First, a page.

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Great Artists: In Their Own Words, BBC Four | reviews, news & interviews

Great Artists: In Their Own Words, BBC Four

Great Artists: In Their Own Words, BBC Four

The BBC tries to cover up its own history of uptight, anti avant-garde conservatism

Dalí doing a turn for the BBC credit: BBC

After the marvellous Great Thinkers: In Their Own Words, the BBC has once again rummaged through its documentary archives, this time to see what artists have to say for themselves. Artists are often not the most loquacious breed, which is why they communicate best in the language of images and objects. But it can certainly be instructive to get the lowdown straight from the horse’s mouth, even if it ends up being all performance and no insight.

Picasso’s art is turned into performance, though one that speaks more eloquently than any spoken statement can

In this first episode of three, subtitled The Future is Now, we concentrated on the years 1907 to 1939. This allowed us to kick off with Picasso’s savage and groundbreaking Les Demoiselle D’Avignon and finish off at that moment when artists were fleeing the old world for the new, in that great intellectual diaspora.

Picasso was, according to Great Artists, “a born self-publicist with a flair for finding the spotlight.” Strange then that there hardly exists any footage of him speaking on camera. The only filmed interview we appear to have was actually conducted by a French film crew in 1966, and the most interesting thing we learn is that he likes watching television.

But the most famous film of Picasso, the one in which he draws on glass and translucent paper, so capturing his astonishingly agile creative process, is not from the BBC either. A clip is shown here, but it was actually made by French director Henri-Georges Clouzot in 1956. What’s more, Clouzot’s film, The Mystery of Picasso, doesn’t record the artist speaking. Instead, Picasso’s art is turned into performance, though one that probably speaks more eloquently about his art than any spoken statement can.

Next is Matisse, cutting up pieces of coloured paper. He imparts a few wise words to remind us that talent alone is never enough – hard graft, and of course luck, play their decisive roles too. Derided by the public and dismissed by critics and those whose opinions mattered most to him, Matisse didn’t have much of the latter during the early part of his career. But boy did he work hard to the end. Confined to a wheelchair – and often to his bed – and unable to use a paint brush, he developed his gouaches découpés, his elegant paper cut-outs, inventive to the last.

Max ErnstMax Ernst (pictured right) and Man Ray are the artists who could not only walk the walk but talk it. “Who made art history?” asks Ernst with a provocative flourish, in an interview for the BBC’s then leading arts programme, Monitor, in 1961. “Not the most reasonable people – the madmen did. If a painting is the mirror of a time, it must be mad to be a true image of what the time is.”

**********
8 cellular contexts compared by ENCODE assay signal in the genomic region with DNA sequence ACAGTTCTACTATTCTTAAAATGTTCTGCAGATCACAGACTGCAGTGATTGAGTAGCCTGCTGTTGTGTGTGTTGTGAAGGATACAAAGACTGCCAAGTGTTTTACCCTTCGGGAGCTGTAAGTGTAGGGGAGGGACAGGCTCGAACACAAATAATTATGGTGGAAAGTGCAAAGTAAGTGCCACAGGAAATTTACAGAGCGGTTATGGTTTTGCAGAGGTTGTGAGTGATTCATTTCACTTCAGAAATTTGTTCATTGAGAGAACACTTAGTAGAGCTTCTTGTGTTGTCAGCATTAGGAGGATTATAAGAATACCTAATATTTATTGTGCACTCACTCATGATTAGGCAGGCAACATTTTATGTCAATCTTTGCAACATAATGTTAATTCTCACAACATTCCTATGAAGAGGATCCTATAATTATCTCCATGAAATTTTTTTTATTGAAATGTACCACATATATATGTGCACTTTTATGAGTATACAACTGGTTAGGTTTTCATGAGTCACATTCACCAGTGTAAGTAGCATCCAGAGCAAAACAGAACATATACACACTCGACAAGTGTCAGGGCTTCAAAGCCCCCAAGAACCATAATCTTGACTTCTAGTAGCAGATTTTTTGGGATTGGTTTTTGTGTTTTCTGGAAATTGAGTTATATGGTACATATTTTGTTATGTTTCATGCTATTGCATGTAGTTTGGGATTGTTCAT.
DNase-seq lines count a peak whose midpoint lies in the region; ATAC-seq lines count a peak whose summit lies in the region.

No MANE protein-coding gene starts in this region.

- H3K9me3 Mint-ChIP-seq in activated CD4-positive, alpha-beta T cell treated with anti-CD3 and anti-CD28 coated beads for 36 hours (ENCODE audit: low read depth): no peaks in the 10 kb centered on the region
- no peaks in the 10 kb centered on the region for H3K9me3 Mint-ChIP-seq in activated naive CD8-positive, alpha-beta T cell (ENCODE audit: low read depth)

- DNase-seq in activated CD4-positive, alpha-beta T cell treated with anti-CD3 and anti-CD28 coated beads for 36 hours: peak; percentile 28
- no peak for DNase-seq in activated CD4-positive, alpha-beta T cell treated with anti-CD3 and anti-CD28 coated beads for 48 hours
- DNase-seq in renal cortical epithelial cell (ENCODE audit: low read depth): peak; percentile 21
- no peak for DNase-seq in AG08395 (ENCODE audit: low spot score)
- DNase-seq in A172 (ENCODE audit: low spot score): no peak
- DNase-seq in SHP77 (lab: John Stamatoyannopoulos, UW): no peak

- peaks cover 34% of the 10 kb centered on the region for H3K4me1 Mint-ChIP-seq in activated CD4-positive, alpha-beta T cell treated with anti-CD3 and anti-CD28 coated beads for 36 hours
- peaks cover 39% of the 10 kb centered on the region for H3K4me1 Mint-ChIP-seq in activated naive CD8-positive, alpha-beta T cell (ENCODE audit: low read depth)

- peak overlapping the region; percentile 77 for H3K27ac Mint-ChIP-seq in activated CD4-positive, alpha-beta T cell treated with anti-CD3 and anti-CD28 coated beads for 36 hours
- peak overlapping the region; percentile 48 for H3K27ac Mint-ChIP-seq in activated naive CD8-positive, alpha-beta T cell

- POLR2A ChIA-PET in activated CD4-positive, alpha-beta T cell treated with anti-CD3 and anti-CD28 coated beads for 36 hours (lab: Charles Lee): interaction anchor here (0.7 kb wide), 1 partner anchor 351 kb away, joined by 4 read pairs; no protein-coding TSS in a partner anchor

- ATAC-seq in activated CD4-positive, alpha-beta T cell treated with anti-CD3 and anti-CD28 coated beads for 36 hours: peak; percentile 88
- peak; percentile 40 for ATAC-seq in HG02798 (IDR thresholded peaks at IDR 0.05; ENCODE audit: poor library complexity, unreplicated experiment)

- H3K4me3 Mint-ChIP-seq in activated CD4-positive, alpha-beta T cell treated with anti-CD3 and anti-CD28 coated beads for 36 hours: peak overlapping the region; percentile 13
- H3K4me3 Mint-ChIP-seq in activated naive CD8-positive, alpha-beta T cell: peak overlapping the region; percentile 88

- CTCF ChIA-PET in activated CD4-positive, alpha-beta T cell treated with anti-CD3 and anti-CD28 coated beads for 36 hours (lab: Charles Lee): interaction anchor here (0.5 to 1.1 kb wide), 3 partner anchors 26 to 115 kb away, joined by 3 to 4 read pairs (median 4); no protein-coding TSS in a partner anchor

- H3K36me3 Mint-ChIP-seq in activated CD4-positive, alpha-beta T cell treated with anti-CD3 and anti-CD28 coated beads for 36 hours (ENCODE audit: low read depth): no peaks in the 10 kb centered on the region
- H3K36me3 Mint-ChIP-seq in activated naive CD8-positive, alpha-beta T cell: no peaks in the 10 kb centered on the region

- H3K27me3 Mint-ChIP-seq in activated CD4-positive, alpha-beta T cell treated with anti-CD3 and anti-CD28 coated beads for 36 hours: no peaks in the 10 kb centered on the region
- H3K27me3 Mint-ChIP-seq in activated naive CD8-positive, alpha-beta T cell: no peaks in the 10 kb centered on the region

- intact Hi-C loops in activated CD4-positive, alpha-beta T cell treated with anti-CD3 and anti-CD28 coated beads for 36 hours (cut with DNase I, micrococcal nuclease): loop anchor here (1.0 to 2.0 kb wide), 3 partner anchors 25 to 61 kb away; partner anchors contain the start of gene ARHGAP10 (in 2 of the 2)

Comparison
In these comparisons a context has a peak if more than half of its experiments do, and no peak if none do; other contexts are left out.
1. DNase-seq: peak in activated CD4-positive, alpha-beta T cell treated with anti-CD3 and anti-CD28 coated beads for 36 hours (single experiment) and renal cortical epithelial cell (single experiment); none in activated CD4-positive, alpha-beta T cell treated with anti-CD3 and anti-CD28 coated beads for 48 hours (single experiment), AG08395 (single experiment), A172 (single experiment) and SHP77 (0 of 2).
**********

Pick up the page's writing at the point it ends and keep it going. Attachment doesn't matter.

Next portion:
Of course, there was method in the madness of Surrealism, of which Ernst was the leading proponent, at least until Dalí thrust himself into the collective, or at least the public, consciousness and elbowed Ernst to the sidelines. This he did with not only his flamboyantly, kitschily deranged and violent paintings, but by his wildly eccentric performances on television chat shows. One doubts whether an ad for Alka-Seltzer would have been quite Ernst’s thing.

But if Ernst and Man Ray engaged with the camera, then Magritte desisted from talking to the camera altogether, at least for one BBC documentary about him. Instead he simply played up to his "bowler-hatted bourgeois clerk-cum-artist" image.    

But this wasn’t just artists themselves talking, or not talking. There was an unending parade of talking-head experts, from the ubiquitous Grayson Perry to every loquacious television critic you can think of.  Unlike the superb Great Thinkers series, you got the impression that there just wasn’t enough BBC footage of artists – great or otherwise – in the archives.

At one point the voiceover (Rebecca Front) reminds us of the deeply conservative tastes of the British public when it came to art. Of course, this must have been reflected by the corporation, and hence its lack of footage of early modernist masters and the reliance here on non-BBC, and non-British, material. After all, if the British Museum turned its nose up in the Fifties to an offer of a series of bargain-bucket Picassos, one could hardly have expected the BBC to positively embrace the avant-garde.

But the programme-makers didn't exactly own up to this philistine tendency on its own doorstop, but instead appeared to chide the uptight masses. By the time we get to the Sixties, and episodes two and three, this has changed – Pop art is suddenly sexy and Auntie is eager to get down with the kids.

Fisun Guner on Twitter

Magritte desisted, at least for one BBC documentary about him, from talking to the camera altogether


Editor Rating: 
Average: 3 (1 vote)

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Ep 2 seemed much more natural, didn't it? as if the artists themselves had learned more about television, which itself had learned more about 'presenting' art, rather than just interviewing artists. Moore had that unstartled expressive openness that treated the interviewer (and thus viewer) as a genuine conversation partner. let's see what tonight's ep 3 brings - I fear it may show the newest generation, those who have learnt to use TV as their own tool, and lost anything of that sincerity...

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